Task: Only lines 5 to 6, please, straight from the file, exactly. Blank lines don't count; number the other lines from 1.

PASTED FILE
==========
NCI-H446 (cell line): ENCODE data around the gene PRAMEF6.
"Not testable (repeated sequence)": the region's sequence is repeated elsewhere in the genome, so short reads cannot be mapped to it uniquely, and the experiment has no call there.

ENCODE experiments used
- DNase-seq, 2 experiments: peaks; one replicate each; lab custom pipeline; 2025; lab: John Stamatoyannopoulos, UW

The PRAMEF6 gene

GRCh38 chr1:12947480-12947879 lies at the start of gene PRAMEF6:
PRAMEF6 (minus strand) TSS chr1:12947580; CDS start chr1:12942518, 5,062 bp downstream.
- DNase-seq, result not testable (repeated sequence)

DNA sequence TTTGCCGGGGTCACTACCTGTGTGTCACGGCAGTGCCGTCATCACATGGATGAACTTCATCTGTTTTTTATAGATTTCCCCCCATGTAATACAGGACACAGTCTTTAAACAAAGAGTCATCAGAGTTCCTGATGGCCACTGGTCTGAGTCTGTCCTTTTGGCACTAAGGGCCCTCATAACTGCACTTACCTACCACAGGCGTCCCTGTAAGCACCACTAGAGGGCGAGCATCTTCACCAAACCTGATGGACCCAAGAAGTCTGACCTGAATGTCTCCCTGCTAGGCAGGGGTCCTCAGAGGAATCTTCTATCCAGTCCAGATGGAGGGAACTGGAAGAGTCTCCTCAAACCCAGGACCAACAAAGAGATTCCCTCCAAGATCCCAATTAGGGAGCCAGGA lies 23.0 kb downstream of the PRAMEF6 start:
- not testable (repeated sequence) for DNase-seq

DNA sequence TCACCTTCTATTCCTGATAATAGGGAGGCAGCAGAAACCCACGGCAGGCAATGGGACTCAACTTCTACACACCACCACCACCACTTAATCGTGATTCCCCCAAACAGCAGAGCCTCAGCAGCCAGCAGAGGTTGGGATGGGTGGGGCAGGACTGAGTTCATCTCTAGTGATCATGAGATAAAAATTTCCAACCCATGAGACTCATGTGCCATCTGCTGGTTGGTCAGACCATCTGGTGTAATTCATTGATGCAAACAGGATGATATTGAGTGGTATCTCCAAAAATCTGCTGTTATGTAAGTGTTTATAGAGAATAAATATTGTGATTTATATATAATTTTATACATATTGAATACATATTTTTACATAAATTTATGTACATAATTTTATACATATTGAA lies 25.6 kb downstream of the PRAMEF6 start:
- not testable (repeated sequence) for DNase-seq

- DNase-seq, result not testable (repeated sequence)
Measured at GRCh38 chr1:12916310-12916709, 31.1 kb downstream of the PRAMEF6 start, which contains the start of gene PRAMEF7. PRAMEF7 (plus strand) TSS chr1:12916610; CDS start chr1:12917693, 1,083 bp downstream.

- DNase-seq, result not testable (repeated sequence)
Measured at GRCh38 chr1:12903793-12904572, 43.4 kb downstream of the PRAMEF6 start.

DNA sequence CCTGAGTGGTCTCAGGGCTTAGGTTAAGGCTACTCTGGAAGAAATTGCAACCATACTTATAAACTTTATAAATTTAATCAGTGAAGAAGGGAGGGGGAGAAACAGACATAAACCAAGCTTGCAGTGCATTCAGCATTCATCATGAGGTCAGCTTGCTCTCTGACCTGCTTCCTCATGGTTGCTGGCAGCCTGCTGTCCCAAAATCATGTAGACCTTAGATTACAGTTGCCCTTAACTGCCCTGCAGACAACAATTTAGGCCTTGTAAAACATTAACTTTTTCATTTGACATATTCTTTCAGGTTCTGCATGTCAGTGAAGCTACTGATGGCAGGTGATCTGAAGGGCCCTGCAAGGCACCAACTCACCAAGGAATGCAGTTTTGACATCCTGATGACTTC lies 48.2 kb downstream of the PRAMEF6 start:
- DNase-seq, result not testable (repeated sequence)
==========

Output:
The PRAMEF6 gene

GRCh38 chr1:12947480-12947879 lies at the start of gene PRAMEF6: